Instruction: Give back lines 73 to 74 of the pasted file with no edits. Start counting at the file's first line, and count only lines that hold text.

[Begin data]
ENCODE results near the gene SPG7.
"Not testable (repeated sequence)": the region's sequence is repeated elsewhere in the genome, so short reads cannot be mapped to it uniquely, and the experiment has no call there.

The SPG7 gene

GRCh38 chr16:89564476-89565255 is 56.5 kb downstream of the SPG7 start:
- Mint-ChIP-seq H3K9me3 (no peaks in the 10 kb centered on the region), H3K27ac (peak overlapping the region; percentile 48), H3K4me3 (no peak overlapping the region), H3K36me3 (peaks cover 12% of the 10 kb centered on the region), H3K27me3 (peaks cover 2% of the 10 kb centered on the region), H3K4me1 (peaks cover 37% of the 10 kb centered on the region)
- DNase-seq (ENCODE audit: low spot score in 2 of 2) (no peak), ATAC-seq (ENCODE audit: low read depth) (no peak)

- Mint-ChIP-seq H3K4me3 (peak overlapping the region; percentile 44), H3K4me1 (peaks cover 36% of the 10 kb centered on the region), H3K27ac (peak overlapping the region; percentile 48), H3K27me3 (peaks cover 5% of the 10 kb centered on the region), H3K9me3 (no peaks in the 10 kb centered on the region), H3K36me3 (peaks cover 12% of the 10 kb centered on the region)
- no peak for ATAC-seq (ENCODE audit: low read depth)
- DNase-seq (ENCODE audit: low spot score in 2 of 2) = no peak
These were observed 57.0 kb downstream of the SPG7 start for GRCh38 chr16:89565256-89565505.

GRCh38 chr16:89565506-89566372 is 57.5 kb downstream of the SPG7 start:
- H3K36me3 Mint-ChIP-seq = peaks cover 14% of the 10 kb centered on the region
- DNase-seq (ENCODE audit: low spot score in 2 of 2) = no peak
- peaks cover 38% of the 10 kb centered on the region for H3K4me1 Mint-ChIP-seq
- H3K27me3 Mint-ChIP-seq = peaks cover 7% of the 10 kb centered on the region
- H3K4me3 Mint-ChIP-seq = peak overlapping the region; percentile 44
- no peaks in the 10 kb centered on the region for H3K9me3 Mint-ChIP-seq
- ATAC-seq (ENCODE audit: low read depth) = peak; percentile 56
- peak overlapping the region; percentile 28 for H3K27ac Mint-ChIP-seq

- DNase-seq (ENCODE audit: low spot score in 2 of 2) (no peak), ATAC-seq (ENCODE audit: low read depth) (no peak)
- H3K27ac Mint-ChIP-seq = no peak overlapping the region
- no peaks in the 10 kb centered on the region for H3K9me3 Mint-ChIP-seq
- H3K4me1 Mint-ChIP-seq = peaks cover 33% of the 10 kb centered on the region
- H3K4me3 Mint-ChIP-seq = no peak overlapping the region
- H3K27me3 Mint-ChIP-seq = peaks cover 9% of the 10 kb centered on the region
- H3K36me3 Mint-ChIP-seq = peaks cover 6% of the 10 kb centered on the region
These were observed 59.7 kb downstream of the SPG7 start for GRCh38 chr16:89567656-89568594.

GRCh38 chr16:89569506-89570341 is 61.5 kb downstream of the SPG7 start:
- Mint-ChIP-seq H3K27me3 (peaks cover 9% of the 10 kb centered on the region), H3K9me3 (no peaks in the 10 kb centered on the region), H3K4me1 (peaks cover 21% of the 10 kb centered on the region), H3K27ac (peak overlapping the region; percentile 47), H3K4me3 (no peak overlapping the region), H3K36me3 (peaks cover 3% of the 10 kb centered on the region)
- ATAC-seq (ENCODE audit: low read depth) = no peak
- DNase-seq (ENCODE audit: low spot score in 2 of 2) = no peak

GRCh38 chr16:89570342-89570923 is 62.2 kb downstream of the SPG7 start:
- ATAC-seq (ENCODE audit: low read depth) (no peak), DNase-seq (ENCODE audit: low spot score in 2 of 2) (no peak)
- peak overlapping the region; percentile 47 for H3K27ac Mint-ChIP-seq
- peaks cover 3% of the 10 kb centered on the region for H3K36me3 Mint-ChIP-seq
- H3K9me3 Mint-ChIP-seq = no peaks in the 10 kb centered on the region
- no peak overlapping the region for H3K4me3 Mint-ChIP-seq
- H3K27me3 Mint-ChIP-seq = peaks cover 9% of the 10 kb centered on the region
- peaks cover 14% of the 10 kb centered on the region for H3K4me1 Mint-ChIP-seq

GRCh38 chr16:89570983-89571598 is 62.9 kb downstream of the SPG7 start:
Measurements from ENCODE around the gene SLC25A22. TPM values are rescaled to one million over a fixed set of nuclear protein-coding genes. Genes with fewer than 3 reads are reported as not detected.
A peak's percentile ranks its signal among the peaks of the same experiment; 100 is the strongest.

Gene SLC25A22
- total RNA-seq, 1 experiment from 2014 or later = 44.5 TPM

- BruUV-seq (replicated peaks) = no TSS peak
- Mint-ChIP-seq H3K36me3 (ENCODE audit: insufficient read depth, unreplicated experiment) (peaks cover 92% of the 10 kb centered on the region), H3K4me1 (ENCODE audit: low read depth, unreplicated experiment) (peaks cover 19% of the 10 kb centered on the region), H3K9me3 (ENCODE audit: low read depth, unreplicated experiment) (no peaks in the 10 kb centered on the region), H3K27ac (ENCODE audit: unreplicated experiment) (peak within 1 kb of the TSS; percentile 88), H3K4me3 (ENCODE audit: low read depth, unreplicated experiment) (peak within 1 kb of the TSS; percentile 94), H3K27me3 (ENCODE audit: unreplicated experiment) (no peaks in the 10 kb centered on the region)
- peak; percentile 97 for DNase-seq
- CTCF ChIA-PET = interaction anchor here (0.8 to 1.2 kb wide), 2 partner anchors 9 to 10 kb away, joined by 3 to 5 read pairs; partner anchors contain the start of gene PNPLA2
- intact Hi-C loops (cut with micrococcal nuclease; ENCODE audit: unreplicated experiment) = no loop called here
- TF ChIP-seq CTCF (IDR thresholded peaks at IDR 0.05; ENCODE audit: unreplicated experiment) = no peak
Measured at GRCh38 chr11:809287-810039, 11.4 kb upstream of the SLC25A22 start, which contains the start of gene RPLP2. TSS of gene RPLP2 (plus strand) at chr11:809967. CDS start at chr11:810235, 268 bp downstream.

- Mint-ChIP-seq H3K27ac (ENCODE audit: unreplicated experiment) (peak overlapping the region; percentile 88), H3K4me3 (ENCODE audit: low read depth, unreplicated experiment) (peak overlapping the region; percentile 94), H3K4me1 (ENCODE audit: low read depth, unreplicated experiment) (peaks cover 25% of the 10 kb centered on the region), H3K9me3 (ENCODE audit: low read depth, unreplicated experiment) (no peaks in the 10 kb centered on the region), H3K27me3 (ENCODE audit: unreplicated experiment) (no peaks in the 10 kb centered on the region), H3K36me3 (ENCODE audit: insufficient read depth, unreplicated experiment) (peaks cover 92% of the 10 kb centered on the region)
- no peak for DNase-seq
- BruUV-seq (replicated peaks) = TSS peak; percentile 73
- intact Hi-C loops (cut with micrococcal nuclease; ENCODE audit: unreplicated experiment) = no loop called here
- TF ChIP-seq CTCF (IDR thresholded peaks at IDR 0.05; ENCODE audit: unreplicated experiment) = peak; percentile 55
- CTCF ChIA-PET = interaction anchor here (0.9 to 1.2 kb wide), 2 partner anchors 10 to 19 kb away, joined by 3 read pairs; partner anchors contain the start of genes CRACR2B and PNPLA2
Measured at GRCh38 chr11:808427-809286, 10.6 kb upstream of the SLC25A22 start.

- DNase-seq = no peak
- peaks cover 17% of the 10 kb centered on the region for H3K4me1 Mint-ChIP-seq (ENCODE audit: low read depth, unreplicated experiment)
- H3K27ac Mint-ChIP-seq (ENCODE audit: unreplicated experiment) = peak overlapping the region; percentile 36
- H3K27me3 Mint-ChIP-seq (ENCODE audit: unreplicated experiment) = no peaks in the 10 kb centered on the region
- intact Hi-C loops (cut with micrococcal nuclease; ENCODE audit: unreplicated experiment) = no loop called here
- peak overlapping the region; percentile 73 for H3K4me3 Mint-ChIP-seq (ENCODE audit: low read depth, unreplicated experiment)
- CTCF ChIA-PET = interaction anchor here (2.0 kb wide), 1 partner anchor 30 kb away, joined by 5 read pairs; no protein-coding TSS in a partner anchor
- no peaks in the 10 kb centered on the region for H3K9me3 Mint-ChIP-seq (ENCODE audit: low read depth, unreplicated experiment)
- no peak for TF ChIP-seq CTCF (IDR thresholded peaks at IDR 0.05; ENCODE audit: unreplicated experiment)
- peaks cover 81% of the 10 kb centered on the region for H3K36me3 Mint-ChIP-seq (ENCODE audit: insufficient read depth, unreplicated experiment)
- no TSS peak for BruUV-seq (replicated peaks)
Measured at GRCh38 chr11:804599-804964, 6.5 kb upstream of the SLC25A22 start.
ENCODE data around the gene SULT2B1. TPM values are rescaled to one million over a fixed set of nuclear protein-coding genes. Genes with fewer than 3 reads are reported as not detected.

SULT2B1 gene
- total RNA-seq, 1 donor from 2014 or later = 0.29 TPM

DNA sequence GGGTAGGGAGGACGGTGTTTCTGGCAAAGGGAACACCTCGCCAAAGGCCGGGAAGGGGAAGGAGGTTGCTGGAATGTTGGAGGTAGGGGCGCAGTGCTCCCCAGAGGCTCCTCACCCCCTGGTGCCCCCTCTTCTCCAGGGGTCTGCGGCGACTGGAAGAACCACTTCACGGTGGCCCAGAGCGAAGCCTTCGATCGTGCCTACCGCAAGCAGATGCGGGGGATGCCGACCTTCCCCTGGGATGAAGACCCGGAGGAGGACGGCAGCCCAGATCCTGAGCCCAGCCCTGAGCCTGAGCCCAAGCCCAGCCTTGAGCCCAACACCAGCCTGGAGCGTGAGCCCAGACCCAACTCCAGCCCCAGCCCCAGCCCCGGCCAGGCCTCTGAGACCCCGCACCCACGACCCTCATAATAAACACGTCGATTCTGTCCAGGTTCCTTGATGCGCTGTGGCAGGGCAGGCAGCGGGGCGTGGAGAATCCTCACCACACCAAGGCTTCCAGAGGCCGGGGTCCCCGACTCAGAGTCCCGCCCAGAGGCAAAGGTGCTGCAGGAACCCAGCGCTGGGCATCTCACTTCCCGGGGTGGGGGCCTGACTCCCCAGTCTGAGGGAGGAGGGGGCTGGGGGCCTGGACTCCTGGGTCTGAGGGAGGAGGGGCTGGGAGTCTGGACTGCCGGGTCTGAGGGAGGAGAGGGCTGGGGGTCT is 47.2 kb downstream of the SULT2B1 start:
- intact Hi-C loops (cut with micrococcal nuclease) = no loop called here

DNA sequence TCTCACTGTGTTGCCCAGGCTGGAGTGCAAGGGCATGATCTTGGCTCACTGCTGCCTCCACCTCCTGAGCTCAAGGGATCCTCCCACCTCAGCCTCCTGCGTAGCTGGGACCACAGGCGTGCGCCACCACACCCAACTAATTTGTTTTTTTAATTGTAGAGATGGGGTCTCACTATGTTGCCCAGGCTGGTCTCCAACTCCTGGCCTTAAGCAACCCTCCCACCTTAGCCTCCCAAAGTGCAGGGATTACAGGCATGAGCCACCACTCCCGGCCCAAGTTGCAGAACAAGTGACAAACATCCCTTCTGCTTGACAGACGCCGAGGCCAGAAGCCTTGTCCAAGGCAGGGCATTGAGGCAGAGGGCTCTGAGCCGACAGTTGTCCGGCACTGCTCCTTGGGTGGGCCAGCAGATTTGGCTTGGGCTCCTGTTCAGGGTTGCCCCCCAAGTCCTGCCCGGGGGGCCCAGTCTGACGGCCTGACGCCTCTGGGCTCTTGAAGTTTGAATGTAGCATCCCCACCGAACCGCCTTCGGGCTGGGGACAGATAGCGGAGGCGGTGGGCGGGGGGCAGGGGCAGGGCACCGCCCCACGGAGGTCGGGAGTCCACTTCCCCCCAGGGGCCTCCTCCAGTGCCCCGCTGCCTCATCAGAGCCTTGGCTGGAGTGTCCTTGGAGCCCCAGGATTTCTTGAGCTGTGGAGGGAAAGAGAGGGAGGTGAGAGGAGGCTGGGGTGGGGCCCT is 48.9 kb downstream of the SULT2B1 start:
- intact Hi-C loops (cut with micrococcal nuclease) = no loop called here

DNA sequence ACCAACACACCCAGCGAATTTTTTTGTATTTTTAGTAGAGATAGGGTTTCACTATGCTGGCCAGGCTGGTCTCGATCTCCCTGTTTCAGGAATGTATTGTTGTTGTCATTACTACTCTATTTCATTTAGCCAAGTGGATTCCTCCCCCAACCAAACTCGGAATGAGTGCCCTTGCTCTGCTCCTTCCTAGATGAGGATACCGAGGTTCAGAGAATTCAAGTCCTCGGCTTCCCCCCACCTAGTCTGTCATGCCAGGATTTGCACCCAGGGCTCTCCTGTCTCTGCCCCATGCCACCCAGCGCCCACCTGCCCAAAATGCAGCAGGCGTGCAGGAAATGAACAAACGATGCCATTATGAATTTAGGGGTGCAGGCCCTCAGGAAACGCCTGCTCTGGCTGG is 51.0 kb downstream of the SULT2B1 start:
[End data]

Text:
- total RNA-seq, 1 donor from 2014 or later = 0.29 TPM

DNA sequence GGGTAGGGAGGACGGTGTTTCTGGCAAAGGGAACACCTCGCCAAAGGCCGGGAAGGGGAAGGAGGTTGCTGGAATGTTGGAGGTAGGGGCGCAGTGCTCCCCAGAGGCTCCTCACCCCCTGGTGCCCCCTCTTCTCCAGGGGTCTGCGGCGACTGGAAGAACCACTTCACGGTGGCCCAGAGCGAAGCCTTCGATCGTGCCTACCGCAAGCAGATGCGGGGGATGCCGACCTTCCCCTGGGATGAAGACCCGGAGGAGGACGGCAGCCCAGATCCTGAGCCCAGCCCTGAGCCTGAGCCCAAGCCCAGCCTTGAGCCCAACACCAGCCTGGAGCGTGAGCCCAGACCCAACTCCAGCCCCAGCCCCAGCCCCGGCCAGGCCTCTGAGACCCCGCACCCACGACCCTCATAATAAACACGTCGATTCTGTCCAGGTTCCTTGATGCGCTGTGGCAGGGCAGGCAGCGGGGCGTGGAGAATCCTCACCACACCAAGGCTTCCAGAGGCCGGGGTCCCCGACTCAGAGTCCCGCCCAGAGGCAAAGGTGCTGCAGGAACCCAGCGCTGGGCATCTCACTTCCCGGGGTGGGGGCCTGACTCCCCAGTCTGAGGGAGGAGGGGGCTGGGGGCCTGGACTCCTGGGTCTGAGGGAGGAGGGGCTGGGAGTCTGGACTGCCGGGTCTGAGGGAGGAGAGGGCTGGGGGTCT is 47.2 kb downstream of the SULT2B1 start: